What we'll do about our cycling during pregnancy should we ever decide to have children is something a lot of female cyclists worry about. Or rather, what we'll do about our pregnancy to allow us to cycle for as long as possible, if not full term, is more often the concern.

What you do is a personal decision - pregnancy affects people differently - but we've had the pleasure of talking to a host of women who have kept riding through pregnancy and are able to give us advice from their experience.

Joyce Brereton is the founder of 'As Bold As' - who make modern day cycling clothing for urban riding. A lover of 'design, engineering and endorphins' in equal measure, she's also expecting her second child in around two months time.

Still cycling seven months into her pregnancy, here she shares with us five things she's learnt about her body along the way...

Words: Joyce Brereton

My cycling life pre-pregnancy: commuter cycling every day, spin classes, triathlon and the odd long distance cycle. So the thought of resting for 9 months was never going to happen – I’d be a bear! I need the release and cleanse of fresh air and exercise: it’s my balancing tool and secret sauce.

With that in mind, I decided to continue to cycle throughout my two pregnancies. At the moment I’m expecting my second and I’m seven months in. So here are some things I’ve learned about my body.

Spoked-about-us page

The hips don’t lie

Every woman has a different experience of pregnancy but the most common niggles are in the hips and back. If you think about it, you’re carrying an additional 25 to 35 pounds during pregnancy focussed around your middle and your back and hips have to support this 24 hours a day.

Cycling works the quads, glutes and hamstrings so it’s important to stretch and strengthen these areas. I use a foam roller and my trustee tennis ball to roll out knots. I do a dizzying amount of hip circles like a little hula girl to keep me nimble. To strengthen my glutes and keep them active I do the clam and some gentle squats (not too deep).

Rest is important

I had much more energy on my first pregnancy. I was a woman on a mission! With my second pregnancy I’ve been feeling sluggish, struggling with constant nausea. I love to push myself but this time round I’ve had to listen to my body and take my foot slightly off the pedal – very reluctantly! I obviously just need more rest.

With my last pregnancy I was a regular at spin classes but this time I need something less intense and have opted for commuter cycling, yoga and swimming as my go-to exercise fix.

I have had to force myself to follow this advice from Fine Fit Day:

“adjust expectations,

adjust your gear,

adjust your attitude,

adjust to conditions,

week by week and

trimester by trimester"

IMG_20160317_124448 (1)

Happy mummy happy baby

I’ve had some mixed reactions to my decision to cycle. Some people are nervous for me, others genuinely think it’s irresponsible. My theory is that I’m generating those delicious endorphins as I cycle in my happy place, and the baby growing inside me must be getting a kick out of those too. Also, staying fit can only pay dividends during labour and post pregnancy looking after your new addition – there’s lots of lifting, rocking and general grind. This requires back strength, hip strength and mental strength!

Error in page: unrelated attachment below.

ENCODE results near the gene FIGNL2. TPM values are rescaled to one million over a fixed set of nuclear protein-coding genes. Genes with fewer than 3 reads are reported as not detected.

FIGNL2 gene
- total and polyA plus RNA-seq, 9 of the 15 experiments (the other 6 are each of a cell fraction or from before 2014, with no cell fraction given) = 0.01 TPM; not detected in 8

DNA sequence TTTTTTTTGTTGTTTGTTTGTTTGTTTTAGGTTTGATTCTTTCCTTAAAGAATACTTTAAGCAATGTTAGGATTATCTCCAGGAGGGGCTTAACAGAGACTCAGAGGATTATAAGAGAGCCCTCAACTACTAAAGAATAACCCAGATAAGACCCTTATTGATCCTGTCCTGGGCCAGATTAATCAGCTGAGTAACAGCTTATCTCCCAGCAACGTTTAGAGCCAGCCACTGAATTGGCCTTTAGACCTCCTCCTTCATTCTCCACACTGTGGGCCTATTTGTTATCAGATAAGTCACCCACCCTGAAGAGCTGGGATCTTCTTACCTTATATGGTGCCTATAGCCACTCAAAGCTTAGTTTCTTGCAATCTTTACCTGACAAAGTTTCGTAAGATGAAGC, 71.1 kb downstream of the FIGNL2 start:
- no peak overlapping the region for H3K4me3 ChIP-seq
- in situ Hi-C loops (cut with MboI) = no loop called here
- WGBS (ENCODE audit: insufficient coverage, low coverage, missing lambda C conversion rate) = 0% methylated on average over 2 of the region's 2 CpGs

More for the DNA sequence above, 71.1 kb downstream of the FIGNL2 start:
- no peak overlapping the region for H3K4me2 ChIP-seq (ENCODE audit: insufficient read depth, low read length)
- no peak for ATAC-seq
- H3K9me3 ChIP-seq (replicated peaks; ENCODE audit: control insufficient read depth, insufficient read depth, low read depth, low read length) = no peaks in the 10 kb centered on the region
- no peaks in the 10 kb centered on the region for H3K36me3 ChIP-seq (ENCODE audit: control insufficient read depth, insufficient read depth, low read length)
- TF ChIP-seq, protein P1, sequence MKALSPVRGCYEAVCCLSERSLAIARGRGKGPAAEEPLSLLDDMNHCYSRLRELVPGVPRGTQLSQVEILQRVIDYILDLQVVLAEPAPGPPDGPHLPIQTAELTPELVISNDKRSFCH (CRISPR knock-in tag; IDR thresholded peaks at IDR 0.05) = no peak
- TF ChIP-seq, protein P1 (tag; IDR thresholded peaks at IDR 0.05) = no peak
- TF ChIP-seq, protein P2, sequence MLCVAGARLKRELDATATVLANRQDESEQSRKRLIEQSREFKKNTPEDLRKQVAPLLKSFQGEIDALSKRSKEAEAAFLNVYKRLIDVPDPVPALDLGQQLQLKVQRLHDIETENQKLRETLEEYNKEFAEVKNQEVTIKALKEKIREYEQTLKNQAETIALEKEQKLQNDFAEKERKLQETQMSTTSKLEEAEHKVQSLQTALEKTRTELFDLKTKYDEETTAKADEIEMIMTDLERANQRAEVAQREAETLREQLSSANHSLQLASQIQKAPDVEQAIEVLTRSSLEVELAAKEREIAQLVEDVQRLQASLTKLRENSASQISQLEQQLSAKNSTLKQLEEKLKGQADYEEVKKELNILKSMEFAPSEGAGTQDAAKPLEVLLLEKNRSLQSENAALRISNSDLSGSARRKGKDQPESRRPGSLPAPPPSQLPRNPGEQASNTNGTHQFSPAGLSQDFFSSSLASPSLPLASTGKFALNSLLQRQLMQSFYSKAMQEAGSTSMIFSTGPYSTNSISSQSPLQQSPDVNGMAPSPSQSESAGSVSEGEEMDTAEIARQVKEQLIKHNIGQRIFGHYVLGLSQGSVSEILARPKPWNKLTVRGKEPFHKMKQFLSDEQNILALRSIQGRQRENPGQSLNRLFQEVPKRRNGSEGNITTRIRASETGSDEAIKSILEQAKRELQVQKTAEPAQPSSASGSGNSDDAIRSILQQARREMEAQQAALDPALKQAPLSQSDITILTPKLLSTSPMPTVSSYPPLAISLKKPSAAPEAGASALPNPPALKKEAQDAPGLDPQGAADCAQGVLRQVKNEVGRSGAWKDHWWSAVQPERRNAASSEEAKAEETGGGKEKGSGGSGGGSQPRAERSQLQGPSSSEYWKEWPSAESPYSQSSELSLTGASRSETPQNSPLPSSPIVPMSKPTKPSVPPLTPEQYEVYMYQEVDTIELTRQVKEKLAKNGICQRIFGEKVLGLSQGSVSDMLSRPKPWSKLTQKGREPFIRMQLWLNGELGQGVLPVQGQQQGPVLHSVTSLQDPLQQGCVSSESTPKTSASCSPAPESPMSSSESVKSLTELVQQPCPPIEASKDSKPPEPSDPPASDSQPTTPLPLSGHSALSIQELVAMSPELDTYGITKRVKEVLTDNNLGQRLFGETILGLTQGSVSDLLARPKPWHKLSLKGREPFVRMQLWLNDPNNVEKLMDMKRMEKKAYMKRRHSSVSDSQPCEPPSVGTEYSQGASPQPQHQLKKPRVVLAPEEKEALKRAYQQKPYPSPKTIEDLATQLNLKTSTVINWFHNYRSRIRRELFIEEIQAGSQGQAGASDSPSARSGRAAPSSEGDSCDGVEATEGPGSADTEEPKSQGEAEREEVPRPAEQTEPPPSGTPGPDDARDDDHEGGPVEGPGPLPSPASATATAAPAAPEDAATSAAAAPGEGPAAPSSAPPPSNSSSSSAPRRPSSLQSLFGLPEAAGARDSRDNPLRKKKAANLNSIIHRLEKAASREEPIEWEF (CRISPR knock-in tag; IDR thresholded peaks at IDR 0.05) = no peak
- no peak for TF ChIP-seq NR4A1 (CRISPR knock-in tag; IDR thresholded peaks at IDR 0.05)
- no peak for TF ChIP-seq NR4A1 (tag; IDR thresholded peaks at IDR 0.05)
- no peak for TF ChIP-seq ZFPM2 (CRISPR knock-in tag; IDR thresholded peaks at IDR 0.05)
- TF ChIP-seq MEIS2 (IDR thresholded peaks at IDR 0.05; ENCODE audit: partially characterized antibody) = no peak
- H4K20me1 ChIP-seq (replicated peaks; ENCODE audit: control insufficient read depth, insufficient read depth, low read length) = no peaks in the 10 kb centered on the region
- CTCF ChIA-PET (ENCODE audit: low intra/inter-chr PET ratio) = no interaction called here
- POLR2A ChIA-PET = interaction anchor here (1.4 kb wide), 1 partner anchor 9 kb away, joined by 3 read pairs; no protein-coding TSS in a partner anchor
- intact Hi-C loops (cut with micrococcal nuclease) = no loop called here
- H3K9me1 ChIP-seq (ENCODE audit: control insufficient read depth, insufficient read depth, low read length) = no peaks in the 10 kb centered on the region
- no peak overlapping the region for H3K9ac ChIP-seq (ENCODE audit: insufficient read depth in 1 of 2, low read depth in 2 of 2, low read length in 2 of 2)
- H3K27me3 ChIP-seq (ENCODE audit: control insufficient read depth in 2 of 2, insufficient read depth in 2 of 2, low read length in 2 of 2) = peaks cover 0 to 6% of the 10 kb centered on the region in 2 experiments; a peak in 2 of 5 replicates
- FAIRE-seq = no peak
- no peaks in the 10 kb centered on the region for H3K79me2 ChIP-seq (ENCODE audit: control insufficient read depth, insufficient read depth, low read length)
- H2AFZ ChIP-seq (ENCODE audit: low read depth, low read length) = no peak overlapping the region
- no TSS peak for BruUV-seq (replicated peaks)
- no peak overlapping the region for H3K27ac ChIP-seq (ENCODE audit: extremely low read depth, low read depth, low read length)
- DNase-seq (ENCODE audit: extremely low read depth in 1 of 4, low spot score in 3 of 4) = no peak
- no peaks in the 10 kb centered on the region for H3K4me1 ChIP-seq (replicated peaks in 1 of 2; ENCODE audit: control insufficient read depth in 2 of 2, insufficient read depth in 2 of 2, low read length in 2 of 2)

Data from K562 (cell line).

Digest yourself

This pregnancy has been a little bit tricky for me. Two words which make my stomach flip: nausea and indigestion. I’ve tried and tested various food group eliminations to minimise the ‘ick’ feeling. First was dairy, that didn’t work. Second was raw foods as they are hard to digest, that didn’t work either. Now I’m onto wheat free and it actually seems to be working. Hurray!

Cycling definitely helps digestion and takes my mind off that sea sick feeling.

Change your bike to match your changing body

The three main tweaks I’ve made:

  • Shine bright! I’m brighter than ever: lights and high vis, I’m like a pregnant Leicester Square. Safety is high on my agenda.
  • Raise your handlebars so there’s extra room for growing bump and so you’re cycling in more of an upright position (better for your back).
  • I no longer carry my laptop in my lovely messenger bag. It’s panniers all the way so there’s no added stress on your back.

So what has my body has taught me? It’s a clever system which sends you signals and you have to respect them. If you have the energy, go forth and endorphinise. As you’re growing, strengthen, stretch and try and stay dynamic. If you’re exhausted – for the love of humanity, breathe, exhale and lie down!

Want to see what else Joyce gets up to? Check out 'As Bold As' stylish urban cycling clothing here.

You might also like...

Cycling while pregnant: Everything you need to know

Mums’ Corner: Is it ‘wimping out’ to stop cycling during pregnancy?

Mums’ Corner: Pregnancy to Podium, Part 1